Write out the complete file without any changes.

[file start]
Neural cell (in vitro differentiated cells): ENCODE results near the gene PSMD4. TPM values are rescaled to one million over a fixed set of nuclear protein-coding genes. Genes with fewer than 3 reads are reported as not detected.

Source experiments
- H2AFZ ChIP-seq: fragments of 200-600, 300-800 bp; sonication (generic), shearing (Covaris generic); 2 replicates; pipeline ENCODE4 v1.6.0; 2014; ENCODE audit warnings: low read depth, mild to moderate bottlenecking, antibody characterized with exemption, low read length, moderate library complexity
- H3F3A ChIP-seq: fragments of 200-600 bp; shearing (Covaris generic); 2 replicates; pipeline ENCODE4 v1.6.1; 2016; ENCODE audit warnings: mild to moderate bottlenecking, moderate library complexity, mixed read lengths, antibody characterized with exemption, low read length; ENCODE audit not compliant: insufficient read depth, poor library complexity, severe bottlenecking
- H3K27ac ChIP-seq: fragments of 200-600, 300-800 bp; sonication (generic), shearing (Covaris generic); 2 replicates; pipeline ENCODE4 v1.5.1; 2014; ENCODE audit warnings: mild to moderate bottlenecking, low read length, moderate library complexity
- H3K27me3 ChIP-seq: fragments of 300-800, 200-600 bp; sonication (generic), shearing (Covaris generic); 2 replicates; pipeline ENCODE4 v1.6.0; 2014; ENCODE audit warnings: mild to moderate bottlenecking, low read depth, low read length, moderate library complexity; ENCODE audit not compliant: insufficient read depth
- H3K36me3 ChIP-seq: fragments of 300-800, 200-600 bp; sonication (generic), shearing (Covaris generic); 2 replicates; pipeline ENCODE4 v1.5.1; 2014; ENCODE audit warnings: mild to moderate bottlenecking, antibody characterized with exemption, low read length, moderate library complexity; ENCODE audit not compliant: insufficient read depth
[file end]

Neural cell (in vitro differentiated cells): ENCODE results near the gene PSMD4. TPM values are rescaled to one million over a fixed set of nuclear protein-coding genes. Genes with fewer than 3 reads are reported as not detected.

Source experiments
- H2AFZ ChIP-seq: fragments of 200-600, 300-800 bp; sonication (generic), shearing (Covaris generic); 2 replicates; pipeline ENCODE4 v1.6.0; 2014; ENCODE audit warnings: low read depth, mild to moderate bottlenecking, antibody characterized with exemption, low read length, moderate library complexity
- H3F3A ChIP-seq: fragments of 200-600 bp; shearing (Covaris generic); 2 replicates; pipeline ENCODE4 v1.6.1; 2016; ENCODE audit warnings: mild to moderate bottlenecking, moderate library complexity, mixed read lengths, antibody characterized with exemption, low read length; ENCODE audit not compliant: insufficient read depth, poor library complexity, severe bottlenecking
- H3K27ac ChIP-seq: fragments of 200-600, 300-800 bp; sonication (generic), shearing (Covaris generic); 2 replicates; pipeline ENCODE4 v1.5.1; 2014; ENCODE audit warnings: mild to moderate bottlenecking, low read length, moderate library complexity
- H3K27me3 ChIP-seq: fragments of 300-800, 200-600 bp; sonication (generic), shearing (Covaris generic); 2 replicates; pipeline ENCODE4 v1.6.0; 2014; ENCODE audit warnings: mild to moderate bottlenecking, low read depth, low read length, moderate library complexity; ENCODE audit not compliant: insufficient read depth
- H3K36me3 ChIP-seq: fragments of 300-800, 200-600 bp; sonication (generic), shearing (Covaris generic); 2 replicates; pipeline ENCODE4 v1.5.1; 2014; ENCODE audit warnings: mild to moderate bottlenecking, antibody characterized with exemption, low read length, moderate library complexity; ENCODE audit not compliant: insufficient read depth